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Published: March 6th 2007
This is one of those places that give you an instant jaw-dropping effect. WeiL went: "I am not sure I can handle this" - the moment we arrived. Before us is a stupendous gorge with a 'river' snaking within it, all lit up in bright golden colour as the sun was slowly setting beyond the horizon. I thought I was staring at a gold field. It looked more like places you see in dreams. I bet I would forget about the whole experience (like I do all the time) by the time I wake up tomorrow unless I have pictures to remind myself that this is real. Thanks mom for lending me her camera!
The second largest canyon in the world (I believe the Grand Canyon is the largest by size) has its very own myth to go with it. The San
once believed that the Fish River Canyon was caused by the violent thrashing of a wounded giant serpent, Koutein Kooru
, as it was pursued into the desert by hunters. It is not clear what happened to Koutein Kooru or the hunters but the effect of that thrasing, is breathtaking.
The canyon, at around 160km in length,
almost 28km wide and up to 550m deep in certain sections, is huge. A combination of various geological and natural effects carved this beauty out of standstone and lava deposits. As with all natural wonders, the process took millions of years. Strangely, the Fish River was hardly a river as it was completely dry. There was no sign of any fish. I was told the Fish River is being dammed downstream, it only contains small amount of water and in winter (also the dry season), the river bed is usually completely dry or sometimes only contains occasional puddle. Apparently, after rainfalls in the summer, the river can become quite a torrent.
Although the Fish River and the Orange River are connected, they are hardly similar. The Orange River has water flowing through it all year round. It is rich in flora and fauna. It is inhabited. The Fish River runs through the desert steppe of Namibia. The Fish River at around the canyon is dry and desolate. Other than home to the desert snakes, scorpions and beetles, I doubt it is inhabited. Maybe a few crazy campers will stop by from time to time in this area.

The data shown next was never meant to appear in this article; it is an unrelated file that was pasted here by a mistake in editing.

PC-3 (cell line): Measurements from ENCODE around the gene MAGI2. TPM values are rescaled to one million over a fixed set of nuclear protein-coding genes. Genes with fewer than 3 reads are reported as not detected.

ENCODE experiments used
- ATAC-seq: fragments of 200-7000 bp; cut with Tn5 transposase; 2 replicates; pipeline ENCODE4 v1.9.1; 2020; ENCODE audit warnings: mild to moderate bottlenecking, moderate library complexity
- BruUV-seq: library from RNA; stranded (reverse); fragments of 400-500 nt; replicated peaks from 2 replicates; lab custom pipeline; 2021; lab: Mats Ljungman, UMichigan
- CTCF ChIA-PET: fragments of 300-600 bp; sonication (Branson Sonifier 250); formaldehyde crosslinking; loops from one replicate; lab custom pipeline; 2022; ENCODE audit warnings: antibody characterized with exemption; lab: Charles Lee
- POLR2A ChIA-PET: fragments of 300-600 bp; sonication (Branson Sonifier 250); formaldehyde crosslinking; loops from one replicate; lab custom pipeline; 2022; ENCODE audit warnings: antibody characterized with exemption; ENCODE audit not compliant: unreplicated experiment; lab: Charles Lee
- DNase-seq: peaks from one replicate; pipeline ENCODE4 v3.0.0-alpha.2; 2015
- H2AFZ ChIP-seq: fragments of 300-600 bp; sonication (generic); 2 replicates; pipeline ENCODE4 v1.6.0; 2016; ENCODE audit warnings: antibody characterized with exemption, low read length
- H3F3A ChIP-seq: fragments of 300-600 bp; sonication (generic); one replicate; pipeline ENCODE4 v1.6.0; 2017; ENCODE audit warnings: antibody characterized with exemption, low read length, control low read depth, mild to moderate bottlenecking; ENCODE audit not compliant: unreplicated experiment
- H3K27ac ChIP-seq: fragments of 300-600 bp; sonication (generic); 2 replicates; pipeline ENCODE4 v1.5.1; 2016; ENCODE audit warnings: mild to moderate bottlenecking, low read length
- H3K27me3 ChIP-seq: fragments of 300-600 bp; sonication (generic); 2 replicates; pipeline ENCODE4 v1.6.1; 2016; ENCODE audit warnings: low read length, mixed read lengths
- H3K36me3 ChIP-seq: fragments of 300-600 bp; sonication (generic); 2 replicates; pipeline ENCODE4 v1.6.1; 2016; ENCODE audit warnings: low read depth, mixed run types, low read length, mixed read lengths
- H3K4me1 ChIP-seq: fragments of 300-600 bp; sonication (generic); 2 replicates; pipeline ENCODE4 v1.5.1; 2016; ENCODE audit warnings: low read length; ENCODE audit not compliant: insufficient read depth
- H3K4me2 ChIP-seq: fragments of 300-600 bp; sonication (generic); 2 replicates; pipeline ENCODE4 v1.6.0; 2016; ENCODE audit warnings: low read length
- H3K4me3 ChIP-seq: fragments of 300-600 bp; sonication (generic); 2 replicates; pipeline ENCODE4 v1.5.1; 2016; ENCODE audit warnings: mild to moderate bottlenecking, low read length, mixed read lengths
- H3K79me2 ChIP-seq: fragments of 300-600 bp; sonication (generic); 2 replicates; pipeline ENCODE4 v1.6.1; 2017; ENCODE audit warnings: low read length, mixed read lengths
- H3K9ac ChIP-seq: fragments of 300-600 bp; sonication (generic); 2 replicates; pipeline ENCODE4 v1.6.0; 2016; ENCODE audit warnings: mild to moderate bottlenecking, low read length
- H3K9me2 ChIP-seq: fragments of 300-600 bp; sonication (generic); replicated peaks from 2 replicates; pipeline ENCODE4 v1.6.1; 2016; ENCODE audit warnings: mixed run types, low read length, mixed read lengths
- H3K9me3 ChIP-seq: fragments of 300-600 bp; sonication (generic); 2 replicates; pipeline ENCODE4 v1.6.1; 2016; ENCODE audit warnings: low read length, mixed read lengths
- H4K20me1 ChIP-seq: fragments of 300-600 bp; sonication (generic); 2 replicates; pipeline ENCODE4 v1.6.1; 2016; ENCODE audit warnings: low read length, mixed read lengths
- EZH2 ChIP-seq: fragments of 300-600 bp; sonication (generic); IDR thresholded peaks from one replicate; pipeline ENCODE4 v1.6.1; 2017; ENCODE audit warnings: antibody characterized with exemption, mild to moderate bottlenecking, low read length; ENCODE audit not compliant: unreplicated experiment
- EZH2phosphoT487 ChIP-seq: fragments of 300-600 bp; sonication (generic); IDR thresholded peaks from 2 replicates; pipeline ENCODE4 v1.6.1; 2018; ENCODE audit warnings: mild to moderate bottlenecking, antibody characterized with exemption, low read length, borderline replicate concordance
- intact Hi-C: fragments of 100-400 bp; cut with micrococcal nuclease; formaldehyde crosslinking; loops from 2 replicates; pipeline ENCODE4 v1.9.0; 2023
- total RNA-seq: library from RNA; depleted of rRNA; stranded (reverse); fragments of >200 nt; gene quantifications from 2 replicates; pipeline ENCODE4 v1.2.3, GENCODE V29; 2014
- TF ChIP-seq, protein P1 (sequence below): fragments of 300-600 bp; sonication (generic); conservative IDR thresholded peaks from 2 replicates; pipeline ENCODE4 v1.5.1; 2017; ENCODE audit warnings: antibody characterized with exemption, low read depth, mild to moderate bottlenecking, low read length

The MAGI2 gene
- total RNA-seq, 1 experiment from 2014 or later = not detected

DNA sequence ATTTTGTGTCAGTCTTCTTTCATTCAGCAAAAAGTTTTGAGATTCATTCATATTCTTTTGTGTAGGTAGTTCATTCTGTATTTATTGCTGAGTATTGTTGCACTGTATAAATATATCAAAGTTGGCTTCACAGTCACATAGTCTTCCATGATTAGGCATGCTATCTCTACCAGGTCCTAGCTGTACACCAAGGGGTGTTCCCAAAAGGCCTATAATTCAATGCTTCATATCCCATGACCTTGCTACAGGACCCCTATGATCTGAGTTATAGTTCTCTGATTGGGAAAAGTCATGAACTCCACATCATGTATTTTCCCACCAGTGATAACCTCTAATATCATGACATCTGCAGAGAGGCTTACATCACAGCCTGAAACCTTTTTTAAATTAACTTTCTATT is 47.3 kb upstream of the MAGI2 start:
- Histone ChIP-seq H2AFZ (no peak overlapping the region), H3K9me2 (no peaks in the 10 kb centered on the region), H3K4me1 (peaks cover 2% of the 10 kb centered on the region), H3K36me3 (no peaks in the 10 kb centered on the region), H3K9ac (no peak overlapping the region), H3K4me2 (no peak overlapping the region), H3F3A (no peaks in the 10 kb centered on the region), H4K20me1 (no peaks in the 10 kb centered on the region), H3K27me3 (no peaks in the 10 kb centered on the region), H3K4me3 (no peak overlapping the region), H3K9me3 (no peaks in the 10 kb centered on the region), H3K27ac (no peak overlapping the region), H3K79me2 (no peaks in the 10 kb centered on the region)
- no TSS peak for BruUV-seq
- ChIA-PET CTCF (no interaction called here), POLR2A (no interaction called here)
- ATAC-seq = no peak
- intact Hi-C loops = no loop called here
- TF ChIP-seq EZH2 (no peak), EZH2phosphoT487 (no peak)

and I arrived at the Fish River Canyon after a long day on the truck from the Orange River. We had just spent the morning paddling down the Orange River in our little two-seater inflatable canoe with one oar each. One of the weird questions from WeiL was: "With just one oar, how do we row?" I can always count on WeiL for the weirdest questions. But rowing was not all that easy initially. We were paddling round and round in the first few minutes. But after getting the hang of things, we were floating down the Orange River slowly with the help of the current. We had to get off and push, occasionally, as the canoe ran into river walls but it was a fun ride.
Once at the Hobas camping ground, we managed to put up our tent without too much hassle this time. We would like to think we were starting to get used to camping and being in the wilderness. We quickly boarded the truck, which took us 10km down a gravel road to the Hikers' Viewpoint of Fish River Canyon. Very slowly, with many stops, we made our way towards the Hell's Bend, which
features the sharp river bend as seen in the pictures here, then towards the Main Viewpoint. Along the path, there were some interesting semi-desert vegetation and these plants were cute!
Hobas camping ground was a highlight itself. At approximately 6am, I was woken up by odd clanging sound. WeiL was seen looking out of the tent - spying. I thought the 'bouncer' also known as BFG (big friendly giant) and his tent-mate were up to mischief again and went back to sleep. But the look at WeiL's face seemed rather serious. It took me a while to realise that the mischiveous ones were, in fact, at least half a dozen of baboons. I had a feeling their extended family was within the vicinity of the camping ground watching us as we slept. The baboons were running amok all around our camping ground, scavenging for leftovers, scattering rubbish, peeling off our heskies for food!
These baboons were fierce, menacing and big, unlike the friendly little monkeys you usually find in Asian botanical gardens which fed on banana, these baboons were probably looking for something more substantial. For a brief moment, we stopped breathing to avoid detection, then we started
Towards the Main Viewpoint
to worry about our laundry which were just hanging outside of our tents. Who knows, African baboons may be interested in food and some back-to-the-future underwears!
The heat got more and more intense as our truck moved into the heart of the Namib desert. Our next stop - Sossusvlei.
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